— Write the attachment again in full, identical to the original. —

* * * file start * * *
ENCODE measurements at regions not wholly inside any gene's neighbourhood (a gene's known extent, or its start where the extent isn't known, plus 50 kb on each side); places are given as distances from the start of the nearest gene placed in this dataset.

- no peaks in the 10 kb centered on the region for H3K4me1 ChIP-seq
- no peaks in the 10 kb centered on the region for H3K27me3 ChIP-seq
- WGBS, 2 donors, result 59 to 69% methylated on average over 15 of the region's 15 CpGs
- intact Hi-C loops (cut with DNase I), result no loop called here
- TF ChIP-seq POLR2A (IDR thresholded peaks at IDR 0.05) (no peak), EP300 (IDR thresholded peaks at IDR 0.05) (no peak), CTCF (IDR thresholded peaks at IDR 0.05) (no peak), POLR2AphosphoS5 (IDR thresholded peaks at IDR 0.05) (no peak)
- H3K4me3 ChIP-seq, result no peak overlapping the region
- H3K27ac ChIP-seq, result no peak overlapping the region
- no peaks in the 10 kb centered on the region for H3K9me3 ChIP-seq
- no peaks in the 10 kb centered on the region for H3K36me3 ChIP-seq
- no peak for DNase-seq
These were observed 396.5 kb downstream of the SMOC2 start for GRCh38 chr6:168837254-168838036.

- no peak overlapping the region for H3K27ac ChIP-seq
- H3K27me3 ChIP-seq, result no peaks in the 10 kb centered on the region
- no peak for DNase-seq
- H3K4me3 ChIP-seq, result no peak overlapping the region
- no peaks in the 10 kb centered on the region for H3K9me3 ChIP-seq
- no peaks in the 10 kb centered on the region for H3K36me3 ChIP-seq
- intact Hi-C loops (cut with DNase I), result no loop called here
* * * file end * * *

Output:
ENCODE measurements at regions not wholly inside any gene's neighbourhood (a gene's known extent, or its start where the extent isn't known, plus 50 kb on each side); places are given as distances from the start of the nearest gene placed in this dataset.

- no peaks in the 10 kb centered on the region for H3K4me1 ChIP-seq
- no peaks in the 10 kb centered on the region for H3K27me3 ChIP-seq
- WGBS, 2 donors, result 59 to 69% methylated on average over 15 of the region's 15 CpGs
- intact Hi-C loops (cut with DNase I), result no loop called here
- TF ChIP-seq POLR2A (IDR thresholded peaks at IDR 0.05) (no peak), EP300 (IDR thresholded peaks at IDR 0.05) (no peak), CTCF (IDR thresholded peaks at IDR 0.05) (no peak), POLR2AphosphoS5 (IDR thresholded peaks at IDR 0.05) (no peak)
- H3K4me3 ChIP-seq, result no peak overlapping the region
- H3K27ac ChIP-seq, result no peak overlapping the region
- no peaks in the 10 kb centered on the region for H3K9me3 ChIP-seq
- no peaks in the 10 kb centered on the region for H3K36me3 ChIP-seq
- no peak for DNase-seq
These were observed 396.5 kb downstream of the SMOC2 start for GRCh38 chr6:168837254-168838036.

- no peak overlapping the region for H3K27ac ChIP-seq
- H3K27me3 ChIP-seq, result no peaks in the 10 kb centered on the region
- no peak for DNase-seq
- H3K4me3 ChIP-seq, result no peak overlapping the region
- no peaks in the 10 kb centered on the region for H3K9me3 ChIP-seq
- no peaks in the 10 kb centered on the region for H3K36me3 ChIP-seq
- intact Hi-C loops (cut with DNase I), result no loop called here